So it’s worth casting my own resistance to crypto through this lens. I have always been an enthusiastic adopter of the internet and technology, and that attitude has served me very well; I owe my livelihood to it. It would be easy for me to jump on the Web3 bandwagon and go all-in on crypto.

Or would it?

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Essential Reading on Crypto

Since penning a post on the libertarian ideology of Bitcoin, and the inherent unfairness of a deflationary currency (Bitcoin is the thin end of a far-right libertarian wedge), I’ve come across more articles on the subject that articulate the problems with crypto-currencies far better than I every could.

First up, the Folding Ideas video Line Goes Up – The Problem With NFTs, is a must-watch for anyone remotely interested in the space, or considering an investment in any form of crypto. Despite the headline being NFTs (you thought crypto-currency was bad? wait till you see this dumpster fire), it goes fairly deep into crypto-currencies and blockchains in general. At 2 hours and 18 minutes, it’s a very long video by YouTube standards, but the presentation is excellent, the research solid, and it never drags. Since it was posted 5 days ago, it has racked up 2 million views, so it’s certainly having an impact.

If two hours is too long though, I strongly recommend reading The Case Against Crypto, by software developer Stephen Diel. He nicely summarises the anti-crypto argument under 4 headings:

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Keybase – sadly it’s time to jump ship

Because the captains did a while ago.

Exhibit A – the github activity graph for the keybase client:

Development basically ceased in 2020 when the team joined Zoom.

This means no further improvements, including support for Apple Silicon.

This was a skills acquisition for Zoom no doubt – they needed the talent after they were taken to task over the state of their security before the pandemic. I’m sure the Keybase team has made a huge contribution to their product. But I highly doubt they have any commercial interest in continuing the Keybase project.

I’ll miss the encrypted git feature. And the Stellar Lumen giveaway was neat. But every problem it solved for me is easily solved with other tools today.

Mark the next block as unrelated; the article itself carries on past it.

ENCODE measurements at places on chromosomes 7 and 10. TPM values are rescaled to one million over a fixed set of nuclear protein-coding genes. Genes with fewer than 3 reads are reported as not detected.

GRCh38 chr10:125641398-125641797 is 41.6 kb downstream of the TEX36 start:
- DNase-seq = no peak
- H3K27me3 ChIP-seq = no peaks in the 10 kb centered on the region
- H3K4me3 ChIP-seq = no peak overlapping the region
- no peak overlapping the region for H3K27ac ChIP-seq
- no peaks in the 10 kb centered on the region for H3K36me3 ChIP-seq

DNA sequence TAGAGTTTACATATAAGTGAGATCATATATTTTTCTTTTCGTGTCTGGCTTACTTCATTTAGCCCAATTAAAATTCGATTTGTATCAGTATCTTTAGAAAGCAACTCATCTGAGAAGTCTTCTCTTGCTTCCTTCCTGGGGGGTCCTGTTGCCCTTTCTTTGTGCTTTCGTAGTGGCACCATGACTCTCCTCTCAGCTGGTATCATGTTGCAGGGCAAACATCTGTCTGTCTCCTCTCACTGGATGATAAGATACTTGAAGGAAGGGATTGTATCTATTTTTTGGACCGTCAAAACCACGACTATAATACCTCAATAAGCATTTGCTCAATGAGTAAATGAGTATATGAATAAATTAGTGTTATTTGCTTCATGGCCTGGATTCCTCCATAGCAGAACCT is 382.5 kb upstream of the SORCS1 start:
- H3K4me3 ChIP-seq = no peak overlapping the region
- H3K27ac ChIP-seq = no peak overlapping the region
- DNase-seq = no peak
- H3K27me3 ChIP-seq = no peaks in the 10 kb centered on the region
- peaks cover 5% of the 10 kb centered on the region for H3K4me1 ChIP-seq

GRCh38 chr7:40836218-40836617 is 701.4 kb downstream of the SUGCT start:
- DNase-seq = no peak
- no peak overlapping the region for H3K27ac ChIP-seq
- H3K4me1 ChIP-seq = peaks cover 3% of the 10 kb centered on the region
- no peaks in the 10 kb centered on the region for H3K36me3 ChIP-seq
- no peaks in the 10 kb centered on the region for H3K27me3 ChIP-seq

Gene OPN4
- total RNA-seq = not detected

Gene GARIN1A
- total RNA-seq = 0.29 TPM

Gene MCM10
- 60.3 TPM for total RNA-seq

Au revoir.

A Brief Review of Beer52

Our company uses Perkbox as an employee benefits program. It has some nice freebies, but on the whole I find it’s mostly marketing – I.E. “benefits” that make little sense except as paid promotions.

So while I was happy to see a “get a case of craft beers delivered free” as one of the employee perks, I was fairly skeptical going in…

Free beer! Sounds good right!

The catch is that you have to sign up to monthly deliveries from Beer52 which are very much not free. Not free, to the tune of £24 per month. And that’s a pretty price to pay for 8 beers.

Perkbox’s take on how it works

I didn’t want to be “that guy” who just orders the free case and cancels, so I decided to let it run for another month and cancel after. But of course I ended up letting it run for about 5 months, because, hey, it’s beer! But when I did decide to cancel, I found a cancellation process designed to be as sticky as possible.

Firstly – you can’t cancel until the first box is delivered. OK, fair enough I guess.

Secondly – you can’t cancel online. You can do everything else – order beer, pause your subscription for a month, switch to 2-monthly deliveries, update payment details, all the usual stuff. Except cancel, of course.

Nope, to cancel you have to phone them up, sit in the hold queue (it took 15 mins for me), answer a question on why you want to leave, listen to two offers (I was offered an £8 discount on the next box in exchange for not cancelling), and only then will they cancel your subscription for you.

In doing so they hope you’ll carry on paying £24/month after the discounted one, just like you did after the free one.

Getting the most out of it

Sign up with a “free case” code. Log in. Switch to 2 or 3-monthly deliveries. Skip the next one. All this can be done online as soon as you’re signed up.

That way you won’t be automatically paying for a case for about 3 months, which is plenty of time to cancel if you just want the free box. And if you want more, you can order an extra case at any time, which is better than having it sprung on you when you don’t.

Making customers phone to cancel is asshole design

There is no reason for it, other than customer retention. Retention, of customers that would rather not spend their money on your product.

Don’t feel bad about canceling after the free case.